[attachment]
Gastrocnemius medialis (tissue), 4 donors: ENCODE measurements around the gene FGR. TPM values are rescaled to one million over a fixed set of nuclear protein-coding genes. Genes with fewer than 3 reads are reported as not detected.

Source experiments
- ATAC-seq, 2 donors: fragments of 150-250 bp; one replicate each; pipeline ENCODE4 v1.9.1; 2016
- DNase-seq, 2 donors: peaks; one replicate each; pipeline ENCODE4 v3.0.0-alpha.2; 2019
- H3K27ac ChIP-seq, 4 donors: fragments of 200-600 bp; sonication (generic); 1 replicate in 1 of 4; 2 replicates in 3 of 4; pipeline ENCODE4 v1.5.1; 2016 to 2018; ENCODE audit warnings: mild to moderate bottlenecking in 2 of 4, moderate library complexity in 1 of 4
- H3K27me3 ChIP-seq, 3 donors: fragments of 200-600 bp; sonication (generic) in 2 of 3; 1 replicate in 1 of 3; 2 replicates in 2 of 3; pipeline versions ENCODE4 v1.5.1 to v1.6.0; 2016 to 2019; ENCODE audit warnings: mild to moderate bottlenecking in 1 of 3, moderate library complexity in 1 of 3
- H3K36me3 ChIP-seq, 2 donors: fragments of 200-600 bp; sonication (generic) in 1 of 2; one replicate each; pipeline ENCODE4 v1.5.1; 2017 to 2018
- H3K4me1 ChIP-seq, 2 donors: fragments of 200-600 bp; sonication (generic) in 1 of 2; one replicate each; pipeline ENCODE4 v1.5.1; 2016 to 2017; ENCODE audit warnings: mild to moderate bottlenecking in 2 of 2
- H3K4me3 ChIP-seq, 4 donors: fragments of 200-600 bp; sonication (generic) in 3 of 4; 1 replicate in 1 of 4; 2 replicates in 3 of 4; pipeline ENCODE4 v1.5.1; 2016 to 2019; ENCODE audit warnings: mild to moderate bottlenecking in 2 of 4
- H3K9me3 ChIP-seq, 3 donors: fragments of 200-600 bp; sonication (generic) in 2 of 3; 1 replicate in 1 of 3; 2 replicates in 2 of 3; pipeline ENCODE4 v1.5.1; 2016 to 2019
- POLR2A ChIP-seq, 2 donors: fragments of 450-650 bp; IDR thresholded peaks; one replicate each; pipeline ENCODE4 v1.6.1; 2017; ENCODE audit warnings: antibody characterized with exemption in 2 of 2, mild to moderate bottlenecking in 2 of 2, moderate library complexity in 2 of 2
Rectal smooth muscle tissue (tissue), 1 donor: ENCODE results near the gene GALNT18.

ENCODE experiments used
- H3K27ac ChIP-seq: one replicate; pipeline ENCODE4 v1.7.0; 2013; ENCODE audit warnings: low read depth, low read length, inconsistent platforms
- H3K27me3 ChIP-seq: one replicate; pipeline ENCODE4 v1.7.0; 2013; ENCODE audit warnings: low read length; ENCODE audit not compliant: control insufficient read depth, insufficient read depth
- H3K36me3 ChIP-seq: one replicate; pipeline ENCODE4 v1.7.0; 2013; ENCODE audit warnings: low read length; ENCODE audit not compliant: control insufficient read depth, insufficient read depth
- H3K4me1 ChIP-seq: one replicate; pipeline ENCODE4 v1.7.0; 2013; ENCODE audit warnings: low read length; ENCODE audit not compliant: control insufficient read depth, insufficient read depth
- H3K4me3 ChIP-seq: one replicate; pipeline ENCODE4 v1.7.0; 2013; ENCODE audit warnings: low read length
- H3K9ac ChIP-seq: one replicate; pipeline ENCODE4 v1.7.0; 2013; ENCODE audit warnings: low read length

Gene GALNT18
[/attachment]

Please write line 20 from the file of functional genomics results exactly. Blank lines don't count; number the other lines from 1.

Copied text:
Gene GALNT18